• District 21: Assemblymember Judy Griffin is behind Republican challenger Brain Curran.
  • District 23: Assemblymember Stacey Pheffer-Amato is behind Republican challenger Thomas P. Sullivan.
  • District 45: Assemblymember Steven Cymbrowitz is behind Republican challenger Michael Novakhov.
  • District 46: Assemblymember Mathylde Frontus is behind Republican Alec Brook- Krasny.
  • District 49: Assemblymember Peter Abbate is behind Republican Lester Chang.
  • District 90: Assemblymember Nader Sayegh has a slim margin ahead of Republican Michael Breen.

In addition to the close races for these incumbents, we also saw the District 63 seat, previously held by the retiring Assembly Energy Chair Mike Cusick, change hands with the defeat of Democrat Vincent Argenziano by Republican Sam Pirozzolo. The final results for these seats will come down to the absentee ballot count, which will start soon and not likely have final results for some time.

It is important to note that all of these results will impact the committee chairs in both the Senate and Assembly next year. In the Senate, the defeat of Senators Brooks, Kaplan and Reichlin- Melnik means we will have new chairs for the Veterans, Homeland Security & Military Affairs Committee, the Commerce, Economic Development and Small Business Committee and the Procurement and Contracts Committee. Additionally, there will be new chairs for the Environmental and Local Governments Committees based on the fact that the chairs of these committees did not seek reelection. As new Senators are elevated to take over as committee chairs, other committee chair positions will open up as well in what is called churn in Albany.

In the Assembly, if these initial results held, we would see new Committee Chairs for the Environmental Conservation Committee, Housing Committee and the Governmental Employees Committee. This is in addition to new chairs for the Energy Committee, Health Committee and the Real Property Taxation Committee, where the current chairs did not seek reelection. Further, the Insurance Committee and People with Disabilities Committee will also need new chairs because the current chairs were defeated in their Primary Election bids. As with the Senate, we will see a lot of churn in the Assembly.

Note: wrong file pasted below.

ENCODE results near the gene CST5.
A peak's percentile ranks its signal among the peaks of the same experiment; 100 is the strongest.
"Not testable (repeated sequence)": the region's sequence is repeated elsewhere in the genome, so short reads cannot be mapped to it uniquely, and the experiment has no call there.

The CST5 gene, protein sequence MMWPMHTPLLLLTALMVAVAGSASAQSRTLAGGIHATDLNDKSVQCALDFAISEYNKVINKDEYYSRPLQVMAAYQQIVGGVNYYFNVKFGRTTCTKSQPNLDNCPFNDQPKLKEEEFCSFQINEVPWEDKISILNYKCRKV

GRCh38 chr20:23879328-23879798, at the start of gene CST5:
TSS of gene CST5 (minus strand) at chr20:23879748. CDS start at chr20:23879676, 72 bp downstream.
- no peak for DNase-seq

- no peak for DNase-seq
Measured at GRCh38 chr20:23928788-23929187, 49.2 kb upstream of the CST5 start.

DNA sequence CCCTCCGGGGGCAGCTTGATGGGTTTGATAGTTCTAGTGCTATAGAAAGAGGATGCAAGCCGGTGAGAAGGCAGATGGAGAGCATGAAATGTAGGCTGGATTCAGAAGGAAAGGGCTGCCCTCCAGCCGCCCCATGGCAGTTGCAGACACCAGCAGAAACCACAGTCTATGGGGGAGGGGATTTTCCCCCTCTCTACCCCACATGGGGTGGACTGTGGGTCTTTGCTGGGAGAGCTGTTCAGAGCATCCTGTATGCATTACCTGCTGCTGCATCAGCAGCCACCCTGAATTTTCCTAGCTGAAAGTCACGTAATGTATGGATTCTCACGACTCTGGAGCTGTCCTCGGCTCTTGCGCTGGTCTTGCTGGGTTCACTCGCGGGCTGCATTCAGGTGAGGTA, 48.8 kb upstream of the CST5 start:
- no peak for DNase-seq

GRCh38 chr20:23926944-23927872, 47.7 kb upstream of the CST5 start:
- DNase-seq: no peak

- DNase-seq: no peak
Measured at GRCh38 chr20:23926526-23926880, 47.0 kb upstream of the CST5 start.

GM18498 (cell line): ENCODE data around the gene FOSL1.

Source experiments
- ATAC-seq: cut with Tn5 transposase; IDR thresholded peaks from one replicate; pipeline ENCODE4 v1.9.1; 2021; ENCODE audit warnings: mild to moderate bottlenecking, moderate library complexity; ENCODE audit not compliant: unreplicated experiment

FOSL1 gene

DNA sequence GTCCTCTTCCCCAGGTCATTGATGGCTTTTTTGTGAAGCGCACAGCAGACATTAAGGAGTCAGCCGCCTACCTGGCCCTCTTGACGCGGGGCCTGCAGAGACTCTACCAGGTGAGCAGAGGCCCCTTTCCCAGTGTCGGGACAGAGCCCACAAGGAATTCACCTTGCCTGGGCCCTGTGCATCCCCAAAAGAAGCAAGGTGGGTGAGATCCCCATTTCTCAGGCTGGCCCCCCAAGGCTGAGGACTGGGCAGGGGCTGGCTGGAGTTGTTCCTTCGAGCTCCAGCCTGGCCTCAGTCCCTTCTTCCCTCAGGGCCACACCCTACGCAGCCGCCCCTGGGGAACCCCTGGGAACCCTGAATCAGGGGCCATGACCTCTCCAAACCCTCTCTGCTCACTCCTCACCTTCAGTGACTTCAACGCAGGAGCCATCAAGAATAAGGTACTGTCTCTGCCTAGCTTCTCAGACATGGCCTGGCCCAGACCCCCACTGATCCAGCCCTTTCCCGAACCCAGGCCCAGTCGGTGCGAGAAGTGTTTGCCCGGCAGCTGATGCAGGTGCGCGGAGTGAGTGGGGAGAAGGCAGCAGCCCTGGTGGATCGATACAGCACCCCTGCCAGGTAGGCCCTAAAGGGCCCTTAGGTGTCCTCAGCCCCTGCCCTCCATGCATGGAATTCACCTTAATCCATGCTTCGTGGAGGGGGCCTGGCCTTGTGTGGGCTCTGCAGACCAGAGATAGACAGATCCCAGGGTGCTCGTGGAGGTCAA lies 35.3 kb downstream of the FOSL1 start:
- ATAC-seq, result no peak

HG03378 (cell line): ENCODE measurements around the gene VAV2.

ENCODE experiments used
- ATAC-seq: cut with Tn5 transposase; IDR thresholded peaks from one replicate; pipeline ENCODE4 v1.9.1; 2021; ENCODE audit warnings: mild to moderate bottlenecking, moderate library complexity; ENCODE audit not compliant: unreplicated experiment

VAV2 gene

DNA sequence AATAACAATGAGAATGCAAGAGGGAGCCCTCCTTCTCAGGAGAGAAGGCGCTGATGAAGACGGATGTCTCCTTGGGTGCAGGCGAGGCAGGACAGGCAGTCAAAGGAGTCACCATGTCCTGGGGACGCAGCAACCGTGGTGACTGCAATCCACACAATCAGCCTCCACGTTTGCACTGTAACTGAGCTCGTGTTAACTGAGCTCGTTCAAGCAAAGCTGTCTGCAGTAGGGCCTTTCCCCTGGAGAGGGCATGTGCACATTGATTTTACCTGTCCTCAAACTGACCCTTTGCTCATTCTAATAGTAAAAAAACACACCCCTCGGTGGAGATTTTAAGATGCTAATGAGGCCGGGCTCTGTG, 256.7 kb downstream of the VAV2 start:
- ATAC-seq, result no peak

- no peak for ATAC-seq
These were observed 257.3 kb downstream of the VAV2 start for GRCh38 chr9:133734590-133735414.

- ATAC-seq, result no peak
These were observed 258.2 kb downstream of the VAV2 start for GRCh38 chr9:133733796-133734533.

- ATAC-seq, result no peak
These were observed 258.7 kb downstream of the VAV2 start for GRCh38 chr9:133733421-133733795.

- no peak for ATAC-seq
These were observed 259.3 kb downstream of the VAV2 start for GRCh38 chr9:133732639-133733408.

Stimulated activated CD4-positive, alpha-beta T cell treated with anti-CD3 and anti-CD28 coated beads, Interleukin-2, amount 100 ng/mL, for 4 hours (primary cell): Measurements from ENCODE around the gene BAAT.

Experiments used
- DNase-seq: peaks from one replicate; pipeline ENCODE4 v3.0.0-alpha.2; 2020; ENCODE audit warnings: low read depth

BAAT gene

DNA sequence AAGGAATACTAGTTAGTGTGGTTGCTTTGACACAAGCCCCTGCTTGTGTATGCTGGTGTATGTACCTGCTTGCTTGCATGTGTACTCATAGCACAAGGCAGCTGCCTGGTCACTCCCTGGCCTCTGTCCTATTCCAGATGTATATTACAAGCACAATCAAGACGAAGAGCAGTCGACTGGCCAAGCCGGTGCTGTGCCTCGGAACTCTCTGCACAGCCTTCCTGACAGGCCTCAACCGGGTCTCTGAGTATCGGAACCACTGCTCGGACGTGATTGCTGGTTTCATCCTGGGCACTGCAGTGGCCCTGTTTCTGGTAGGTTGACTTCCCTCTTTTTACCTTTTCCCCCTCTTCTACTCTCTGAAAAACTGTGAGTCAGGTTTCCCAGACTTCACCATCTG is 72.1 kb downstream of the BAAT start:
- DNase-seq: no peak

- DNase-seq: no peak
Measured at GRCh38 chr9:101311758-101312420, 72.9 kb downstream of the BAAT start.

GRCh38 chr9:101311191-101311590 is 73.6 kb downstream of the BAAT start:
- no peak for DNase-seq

Federal Races

While Senator Charles Schumer was quickly declared the winner last night in his Senate race, several of the races for the U.S. House of Representatives could not be declared that quickly and will go to the absentee ballot count similar to the races we highlighted for the State Senate and Assembly. What is interesting is that at the national level, it was anticipated that the Republicans would easily take control of the U.S. House of Representatives. This did not happen and control of the House will come down to a handful of key races, and in a scenario that seemed impossible before last night, several of those key races are in New York. Perhaps the most shocking result is the defeat of incumbent Democratic Congressman Sean Patrick Maloney, who has conceded his race to Republican challenger Michael Lawler. Congressman Maloney is the head of the Democratic Congressional Campaign Committee, which is charged with electing Democrats across the country. It was assumed he would be in a safe seat and an easy win for the Congressional Democrats. The Republicans are also poised to pick up two seats on Long Island, and in the Hudson Valley and one in Syracuse.

We will continue to monitor the election results and send updates as appropriate. As always, if you have any questions, please let us know.